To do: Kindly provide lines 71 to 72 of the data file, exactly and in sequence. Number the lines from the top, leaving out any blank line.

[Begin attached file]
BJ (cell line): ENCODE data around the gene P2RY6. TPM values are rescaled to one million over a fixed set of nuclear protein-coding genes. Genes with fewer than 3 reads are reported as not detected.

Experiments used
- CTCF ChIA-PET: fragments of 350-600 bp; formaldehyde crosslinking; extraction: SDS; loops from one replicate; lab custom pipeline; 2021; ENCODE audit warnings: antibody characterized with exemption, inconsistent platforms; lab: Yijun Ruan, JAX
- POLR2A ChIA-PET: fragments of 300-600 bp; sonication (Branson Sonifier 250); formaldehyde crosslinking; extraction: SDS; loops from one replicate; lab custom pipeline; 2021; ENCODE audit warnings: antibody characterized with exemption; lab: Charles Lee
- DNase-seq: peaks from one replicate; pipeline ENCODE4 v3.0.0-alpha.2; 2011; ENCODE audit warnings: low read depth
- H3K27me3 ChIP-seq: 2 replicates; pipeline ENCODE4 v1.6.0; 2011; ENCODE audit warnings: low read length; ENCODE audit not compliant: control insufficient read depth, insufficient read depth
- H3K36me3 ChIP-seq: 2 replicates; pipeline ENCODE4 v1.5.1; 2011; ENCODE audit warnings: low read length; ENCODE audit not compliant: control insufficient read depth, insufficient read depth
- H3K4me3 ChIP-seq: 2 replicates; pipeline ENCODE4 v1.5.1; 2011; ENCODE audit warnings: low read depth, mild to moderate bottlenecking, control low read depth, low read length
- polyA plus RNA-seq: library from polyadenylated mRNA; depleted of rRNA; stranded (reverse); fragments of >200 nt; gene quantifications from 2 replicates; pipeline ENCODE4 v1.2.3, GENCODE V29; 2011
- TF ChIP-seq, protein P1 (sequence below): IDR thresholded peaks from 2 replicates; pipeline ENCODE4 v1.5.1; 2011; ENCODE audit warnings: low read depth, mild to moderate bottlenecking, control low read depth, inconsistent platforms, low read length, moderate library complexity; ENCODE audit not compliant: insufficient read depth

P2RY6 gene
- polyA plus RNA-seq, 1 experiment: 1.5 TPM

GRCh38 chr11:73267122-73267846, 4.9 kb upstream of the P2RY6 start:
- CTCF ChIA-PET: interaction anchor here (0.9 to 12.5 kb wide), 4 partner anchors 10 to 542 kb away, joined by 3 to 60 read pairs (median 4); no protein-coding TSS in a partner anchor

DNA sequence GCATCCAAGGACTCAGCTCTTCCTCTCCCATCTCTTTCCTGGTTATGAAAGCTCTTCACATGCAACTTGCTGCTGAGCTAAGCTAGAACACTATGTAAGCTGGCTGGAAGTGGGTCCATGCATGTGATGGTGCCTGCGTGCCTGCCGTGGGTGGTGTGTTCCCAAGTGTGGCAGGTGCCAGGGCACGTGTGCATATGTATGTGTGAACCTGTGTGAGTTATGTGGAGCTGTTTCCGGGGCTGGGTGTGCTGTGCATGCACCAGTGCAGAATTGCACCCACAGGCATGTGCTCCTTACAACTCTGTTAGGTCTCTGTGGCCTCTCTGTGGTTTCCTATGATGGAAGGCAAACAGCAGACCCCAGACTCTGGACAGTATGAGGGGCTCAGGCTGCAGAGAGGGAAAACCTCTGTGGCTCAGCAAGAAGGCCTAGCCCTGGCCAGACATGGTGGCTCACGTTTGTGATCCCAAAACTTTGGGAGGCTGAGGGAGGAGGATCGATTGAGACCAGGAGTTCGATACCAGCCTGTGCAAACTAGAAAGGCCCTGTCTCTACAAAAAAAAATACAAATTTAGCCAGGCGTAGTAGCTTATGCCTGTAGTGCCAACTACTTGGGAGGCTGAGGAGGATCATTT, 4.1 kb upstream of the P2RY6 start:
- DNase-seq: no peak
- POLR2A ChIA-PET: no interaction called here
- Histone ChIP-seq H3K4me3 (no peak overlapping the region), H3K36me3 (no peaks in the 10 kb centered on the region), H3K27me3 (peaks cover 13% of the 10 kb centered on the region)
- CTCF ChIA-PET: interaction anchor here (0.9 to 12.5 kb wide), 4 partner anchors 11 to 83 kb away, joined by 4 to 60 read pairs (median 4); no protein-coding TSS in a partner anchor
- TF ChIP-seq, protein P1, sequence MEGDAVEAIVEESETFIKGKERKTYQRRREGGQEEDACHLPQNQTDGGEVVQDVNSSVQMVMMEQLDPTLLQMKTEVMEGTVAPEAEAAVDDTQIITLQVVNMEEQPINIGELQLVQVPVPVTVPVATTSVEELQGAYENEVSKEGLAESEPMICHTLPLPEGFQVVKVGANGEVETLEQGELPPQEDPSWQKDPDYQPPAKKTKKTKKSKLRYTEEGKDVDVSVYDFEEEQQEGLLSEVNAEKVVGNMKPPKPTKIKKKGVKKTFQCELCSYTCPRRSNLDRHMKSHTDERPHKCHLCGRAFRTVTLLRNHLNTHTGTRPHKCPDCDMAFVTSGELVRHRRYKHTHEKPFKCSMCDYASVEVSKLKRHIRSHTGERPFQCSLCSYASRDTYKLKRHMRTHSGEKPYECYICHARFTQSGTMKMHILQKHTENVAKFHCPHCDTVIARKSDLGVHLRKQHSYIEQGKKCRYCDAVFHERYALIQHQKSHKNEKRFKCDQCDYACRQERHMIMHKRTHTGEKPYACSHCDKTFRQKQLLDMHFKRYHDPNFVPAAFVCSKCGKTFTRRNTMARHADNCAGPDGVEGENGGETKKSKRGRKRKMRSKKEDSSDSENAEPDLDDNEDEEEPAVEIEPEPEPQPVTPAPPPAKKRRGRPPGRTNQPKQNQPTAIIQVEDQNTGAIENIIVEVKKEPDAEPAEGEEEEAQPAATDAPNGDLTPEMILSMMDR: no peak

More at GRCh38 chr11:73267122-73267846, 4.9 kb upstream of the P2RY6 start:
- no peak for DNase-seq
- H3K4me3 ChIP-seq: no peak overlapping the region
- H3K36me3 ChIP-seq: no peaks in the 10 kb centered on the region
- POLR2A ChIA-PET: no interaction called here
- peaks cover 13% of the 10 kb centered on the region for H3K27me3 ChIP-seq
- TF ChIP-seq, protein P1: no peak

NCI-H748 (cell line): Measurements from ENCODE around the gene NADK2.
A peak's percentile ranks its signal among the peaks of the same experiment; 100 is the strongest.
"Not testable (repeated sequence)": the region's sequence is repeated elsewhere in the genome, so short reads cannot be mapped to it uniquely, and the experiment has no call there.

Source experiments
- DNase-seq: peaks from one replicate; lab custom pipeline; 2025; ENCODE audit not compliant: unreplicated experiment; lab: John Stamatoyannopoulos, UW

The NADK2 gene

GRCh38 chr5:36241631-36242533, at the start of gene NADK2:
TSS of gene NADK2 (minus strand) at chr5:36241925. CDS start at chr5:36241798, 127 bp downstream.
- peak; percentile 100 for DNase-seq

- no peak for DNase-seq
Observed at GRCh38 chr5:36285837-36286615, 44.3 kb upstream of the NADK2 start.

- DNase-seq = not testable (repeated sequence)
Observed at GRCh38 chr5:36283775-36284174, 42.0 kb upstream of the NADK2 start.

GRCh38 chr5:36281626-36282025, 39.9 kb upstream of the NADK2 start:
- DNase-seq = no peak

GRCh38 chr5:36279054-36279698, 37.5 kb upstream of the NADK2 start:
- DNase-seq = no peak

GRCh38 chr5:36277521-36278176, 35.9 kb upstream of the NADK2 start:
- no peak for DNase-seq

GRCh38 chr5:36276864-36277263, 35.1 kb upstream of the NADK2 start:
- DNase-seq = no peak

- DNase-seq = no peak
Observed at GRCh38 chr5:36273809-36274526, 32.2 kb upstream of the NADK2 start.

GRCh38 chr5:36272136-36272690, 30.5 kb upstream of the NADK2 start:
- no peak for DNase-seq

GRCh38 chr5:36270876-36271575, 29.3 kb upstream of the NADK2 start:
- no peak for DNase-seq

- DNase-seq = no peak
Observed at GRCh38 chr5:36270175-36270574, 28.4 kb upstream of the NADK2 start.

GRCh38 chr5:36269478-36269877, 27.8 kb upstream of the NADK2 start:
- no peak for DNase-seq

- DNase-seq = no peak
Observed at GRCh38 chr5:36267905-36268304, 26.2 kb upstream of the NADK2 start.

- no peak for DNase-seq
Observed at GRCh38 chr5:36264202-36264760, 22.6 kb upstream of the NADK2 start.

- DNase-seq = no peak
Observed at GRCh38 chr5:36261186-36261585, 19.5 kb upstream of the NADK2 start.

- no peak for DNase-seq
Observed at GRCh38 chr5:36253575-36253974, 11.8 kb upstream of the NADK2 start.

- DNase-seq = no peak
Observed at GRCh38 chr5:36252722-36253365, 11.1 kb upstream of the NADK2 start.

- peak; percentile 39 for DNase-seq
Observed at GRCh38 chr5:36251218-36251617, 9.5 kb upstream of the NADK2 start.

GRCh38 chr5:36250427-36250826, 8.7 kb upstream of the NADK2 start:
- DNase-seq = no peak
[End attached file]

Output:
GRCh38 chr5:36250427-36250826, 8.7 kb upstream of the NADK2 start:
- DNase-seq = no peak